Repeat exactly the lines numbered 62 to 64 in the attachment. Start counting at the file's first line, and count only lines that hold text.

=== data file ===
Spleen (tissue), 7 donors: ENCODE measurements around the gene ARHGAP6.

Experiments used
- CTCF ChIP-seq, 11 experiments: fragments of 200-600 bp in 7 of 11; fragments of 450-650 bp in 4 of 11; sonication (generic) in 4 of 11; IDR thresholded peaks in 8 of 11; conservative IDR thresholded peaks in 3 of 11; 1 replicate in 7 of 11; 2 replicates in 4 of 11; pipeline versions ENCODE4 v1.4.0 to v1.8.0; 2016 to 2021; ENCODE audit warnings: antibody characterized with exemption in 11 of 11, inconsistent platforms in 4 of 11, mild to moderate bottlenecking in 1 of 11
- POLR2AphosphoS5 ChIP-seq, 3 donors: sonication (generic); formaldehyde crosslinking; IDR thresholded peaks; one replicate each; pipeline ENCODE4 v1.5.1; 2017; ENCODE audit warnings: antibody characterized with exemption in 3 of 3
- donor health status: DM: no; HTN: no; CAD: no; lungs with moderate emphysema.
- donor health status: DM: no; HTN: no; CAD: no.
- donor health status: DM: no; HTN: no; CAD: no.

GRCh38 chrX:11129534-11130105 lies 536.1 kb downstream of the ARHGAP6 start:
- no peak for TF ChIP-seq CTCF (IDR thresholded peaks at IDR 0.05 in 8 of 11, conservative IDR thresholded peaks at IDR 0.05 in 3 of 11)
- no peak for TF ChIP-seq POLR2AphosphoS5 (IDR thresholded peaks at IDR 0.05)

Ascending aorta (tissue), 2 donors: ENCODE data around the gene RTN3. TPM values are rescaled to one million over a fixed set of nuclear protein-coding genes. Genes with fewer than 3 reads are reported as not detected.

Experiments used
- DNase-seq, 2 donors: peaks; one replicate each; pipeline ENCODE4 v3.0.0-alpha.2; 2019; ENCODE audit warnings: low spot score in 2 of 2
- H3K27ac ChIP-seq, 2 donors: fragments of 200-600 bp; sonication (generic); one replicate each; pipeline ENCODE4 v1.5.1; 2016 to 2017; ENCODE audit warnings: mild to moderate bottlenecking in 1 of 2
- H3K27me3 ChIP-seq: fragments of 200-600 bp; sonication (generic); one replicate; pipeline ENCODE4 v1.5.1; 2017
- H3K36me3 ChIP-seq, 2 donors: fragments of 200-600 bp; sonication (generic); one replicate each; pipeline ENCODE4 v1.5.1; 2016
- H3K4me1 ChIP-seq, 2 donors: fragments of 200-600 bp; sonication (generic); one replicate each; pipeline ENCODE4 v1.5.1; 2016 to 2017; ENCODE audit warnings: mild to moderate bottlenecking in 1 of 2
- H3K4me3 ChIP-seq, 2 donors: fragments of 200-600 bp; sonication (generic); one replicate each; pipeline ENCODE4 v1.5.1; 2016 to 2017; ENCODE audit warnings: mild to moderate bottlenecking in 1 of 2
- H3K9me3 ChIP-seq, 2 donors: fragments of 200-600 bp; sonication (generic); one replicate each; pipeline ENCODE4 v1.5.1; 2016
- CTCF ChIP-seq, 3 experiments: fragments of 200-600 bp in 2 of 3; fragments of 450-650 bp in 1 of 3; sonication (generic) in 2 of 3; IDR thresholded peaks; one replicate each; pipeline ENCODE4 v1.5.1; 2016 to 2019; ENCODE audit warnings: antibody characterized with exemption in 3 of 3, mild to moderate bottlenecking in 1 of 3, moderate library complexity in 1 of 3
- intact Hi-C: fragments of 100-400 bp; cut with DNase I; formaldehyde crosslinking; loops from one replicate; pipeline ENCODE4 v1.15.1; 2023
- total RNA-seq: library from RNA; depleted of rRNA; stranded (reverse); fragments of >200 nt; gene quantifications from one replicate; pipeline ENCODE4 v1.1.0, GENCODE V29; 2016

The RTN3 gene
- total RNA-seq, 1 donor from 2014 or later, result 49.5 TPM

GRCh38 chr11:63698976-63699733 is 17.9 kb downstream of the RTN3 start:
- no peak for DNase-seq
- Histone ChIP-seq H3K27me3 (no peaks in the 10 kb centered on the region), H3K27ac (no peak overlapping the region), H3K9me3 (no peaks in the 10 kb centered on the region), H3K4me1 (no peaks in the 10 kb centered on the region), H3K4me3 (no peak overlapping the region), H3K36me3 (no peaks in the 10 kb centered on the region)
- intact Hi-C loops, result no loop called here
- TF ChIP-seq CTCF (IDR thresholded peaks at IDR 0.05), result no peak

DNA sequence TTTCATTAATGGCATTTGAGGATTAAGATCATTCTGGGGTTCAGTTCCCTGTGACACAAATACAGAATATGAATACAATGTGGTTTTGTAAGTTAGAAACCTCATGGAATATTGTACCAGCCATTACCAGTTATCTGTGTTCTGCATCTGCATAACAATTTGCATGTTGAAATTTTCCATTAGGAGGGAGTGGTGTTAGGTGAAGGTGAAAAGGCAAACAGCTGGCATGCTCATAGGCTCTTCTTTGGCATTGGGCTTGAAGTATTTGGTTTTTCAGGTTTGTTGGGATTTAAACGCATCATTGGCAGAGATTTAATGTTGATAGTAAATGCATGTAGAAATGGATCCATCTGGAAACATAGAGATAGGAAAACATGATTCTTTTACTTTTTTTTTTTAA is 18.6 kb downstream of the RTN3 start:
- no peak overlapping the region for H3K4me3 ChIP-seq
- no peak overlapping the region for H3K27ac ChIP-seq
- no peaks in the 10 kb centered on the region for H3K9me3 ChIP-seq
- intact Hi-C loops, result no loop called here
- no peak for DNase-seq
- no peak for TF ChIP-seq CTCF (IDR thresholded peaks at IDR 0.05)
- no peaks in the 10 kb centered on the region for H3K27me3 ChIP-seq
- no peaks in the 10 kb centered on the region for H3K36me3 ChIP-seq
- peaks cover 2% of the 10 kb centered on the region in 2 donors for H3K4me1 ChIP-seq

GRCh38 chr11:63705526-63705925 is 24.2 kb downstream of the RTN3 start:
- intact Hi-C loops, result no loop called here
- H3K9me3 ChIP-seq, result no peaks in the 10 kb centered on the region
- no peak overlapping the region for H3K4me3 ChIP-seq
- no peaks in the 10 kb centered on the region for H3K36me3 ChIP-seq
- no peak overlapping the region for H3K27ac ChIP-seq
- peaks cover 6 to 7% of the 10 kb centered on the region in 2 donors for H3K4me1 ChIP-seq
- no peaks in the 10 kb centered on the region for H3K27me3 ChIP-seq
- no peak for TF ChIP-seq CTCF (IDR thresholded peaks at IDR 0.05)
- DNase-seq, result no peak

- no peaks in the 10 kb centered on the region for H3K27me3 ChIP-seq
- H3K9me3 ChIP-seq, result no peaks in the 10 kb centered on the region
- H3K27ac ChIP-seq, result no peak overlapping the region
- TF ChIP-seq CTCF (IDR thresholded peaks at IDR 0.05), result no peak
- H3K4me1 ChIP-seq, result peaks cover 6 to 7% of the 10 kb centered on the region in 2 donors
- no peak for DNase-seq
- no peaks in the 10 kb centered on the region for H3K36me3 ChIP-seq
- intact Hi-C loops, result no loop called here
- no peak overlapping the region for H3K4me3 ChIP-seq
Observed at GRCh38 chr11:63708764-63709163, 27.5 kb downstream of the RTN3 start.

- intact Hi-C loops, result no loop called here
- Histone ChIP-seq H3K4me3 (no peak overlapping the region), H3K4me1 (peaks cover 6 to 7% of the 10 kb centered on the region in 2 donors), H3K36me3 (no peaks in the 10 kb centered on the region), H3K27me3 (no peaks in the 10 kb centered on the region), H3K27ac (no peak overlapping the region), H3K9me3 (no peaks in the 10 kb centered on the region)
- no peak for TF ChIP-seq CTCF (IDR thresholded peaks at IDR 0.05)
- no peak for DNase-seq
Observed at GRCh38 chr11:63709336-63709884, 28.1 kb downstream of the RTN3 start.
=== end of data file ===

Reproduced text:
- no peak for TF ChIP-seq CTCF (IDR thresholded peaks at IDR 0.05)
- no peak for DNase-seq
Observed at GRCh38 chr11:63709336-63709884, 28.1 kb downstream of the RTN3 start.